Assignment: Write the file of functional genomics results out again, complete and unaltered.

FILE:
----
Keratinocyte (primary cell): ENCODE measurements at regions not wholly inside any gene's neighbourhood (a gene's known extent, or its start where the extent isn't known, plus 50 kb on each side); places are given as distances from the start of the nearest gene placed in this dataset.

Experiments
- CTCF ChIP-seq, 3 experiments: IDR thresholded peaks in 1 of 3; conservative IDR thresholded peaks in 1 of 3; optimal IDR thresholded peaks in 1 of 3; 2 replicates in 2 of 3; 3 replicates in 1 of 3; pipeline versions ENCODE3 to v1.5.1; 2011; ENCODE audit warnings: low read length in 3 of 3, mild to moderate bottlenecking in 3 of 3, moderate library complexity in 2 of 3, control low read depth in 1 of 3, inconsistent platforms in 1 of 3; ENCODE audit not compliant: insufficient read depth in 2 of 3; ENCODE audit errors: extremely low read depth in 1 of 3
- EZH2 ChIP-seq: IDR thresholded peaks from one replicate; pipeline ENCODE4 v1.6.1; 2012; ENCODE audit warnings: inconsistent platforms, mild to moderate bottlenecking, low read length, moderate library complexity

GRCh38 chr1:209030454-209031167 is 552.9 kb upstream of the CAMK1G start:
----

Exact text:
Keratinocyte (primary cell): ENCODE measurements at regions not wholly inside any gene's neighbourhood (a gene's known extent, or its start where the extent isn't known, plus 50 kb on each side); places are given as distances from the start of the nearest gene placed in this dataset.

Experiments
- CTCF ChIP-seq, 3 experiments: IDR thresholded peaks in 1 of 3; conservative IDR thresholded peaks in 1 of 3; optimal IDR thresholded peaks in 1 of 3; 2 replicates in 2 of 3; 3 replicates in 1 of 3; pipeline versions ENCODE3 to v1.5.1; 2011; ENCODE audit warnings: low read length in 3 of 3, mild to moderate bottlenecking in 3 of 3, moderate library complexity in 2 of 3, control low read depth in 1 of 3, inconsistent platforms in 1 of 3; ENCODE audit not compliant: insufficient read depth in 2 of 3; ENCODE audit errors: extremely low read depth in 1 of 3
- EZH2 ChIP-seq: IDR thresholded peaks from one replicate; pipeline ENCODE4 v1.6.1; 2012; ENCODE audit warnings: inconsistent platforms, mild to moderate bottlenecking, low read length, moderate library complexity

GRCh38 chr1:209030454-209031167 is 552.9 kb upstream of the CAMK1G start: